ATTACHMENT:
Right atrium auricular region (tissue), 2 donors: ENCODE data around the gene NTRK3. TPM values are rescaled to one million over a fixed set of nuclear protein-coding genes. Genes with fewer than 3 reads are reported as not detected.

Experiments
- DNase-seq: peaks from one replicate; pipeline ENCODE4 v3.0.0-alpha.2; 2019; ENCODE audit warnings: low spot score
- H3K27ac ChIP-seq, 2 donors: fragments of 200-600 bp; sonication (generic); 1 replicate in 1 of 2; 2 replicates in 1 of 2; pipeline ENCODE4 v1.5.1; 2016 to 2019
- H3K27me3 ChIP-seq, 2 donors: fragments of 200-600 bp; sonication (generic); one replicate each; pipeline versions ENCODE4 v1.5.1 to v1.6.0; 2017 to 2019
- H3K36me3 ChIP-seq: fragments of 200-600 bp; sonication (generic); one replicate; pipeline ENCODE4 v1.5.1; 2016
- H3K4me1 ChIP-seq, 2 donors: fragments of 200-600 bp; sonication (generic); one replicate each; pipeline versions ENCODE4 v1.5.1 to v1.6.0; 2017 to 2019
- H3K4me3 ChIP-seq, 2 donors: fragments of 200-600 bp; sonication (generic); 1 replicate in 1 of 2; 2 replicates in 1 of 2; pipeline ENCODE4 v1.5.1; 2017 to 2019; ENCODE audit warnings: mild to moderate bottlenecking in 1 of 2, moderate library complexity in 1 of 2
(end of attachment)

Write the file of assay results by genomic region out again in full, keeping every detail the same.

Right atrium auricular region (tissue), 2 donors: ENCODE data around the gene NTRK3. TPM values are rescaled to one million over a fixed set of nuclear protein-coding genes. Genes with fewer than 3 reads are reported as not detected.

Experiments
- DNase-seq: peaks from one replicate; pipeline ENCODE4 v3.0.0-alpha.2; 2019; ENCODE audit warnings: low spot score
- H3K27ac ChIP-seq, 2 donors: fragments of 200-600 bp; sonication (generic); 1 replicate in 1 of 2; 2 replicates in 1 of 2; pipeline ENCODE4 v1.5.1; 2016 to 2019
- H3K27me3 ChIP-seq, 2 donors: fragments of 200-600 bp; sonication (generic); one replicate each; pipeline versions ENCODE4 v1.5.1 to v1.6.0; 2017 to 2019
- H3K36me3 ChIP-seq: fragments of 200-600 bp; sonication (generic); one replicate; pipeline ENCODE4 v1.5.1; 2016
- H3K4me1 ChIP-seq, 2 donors: fragments of 200-600 bp; sonication (generic); one replicate each; pipeline versions ENCODE4 v1.5.1 to v1.6.0; 2017 to 2019
- H3K4me3 ChIP-seq, 2 donors: fragments of 200-600 bp; sonication (generic); 1 replicate in 1 of 2; 2 replicates in 1 of 2; pipeline ENCODE4 v1.5.1; 2017 to 2019; ENCODE audit warnings: mild to moderate bottlenecking in 1 of 2, moderate library complexity in 1 of 2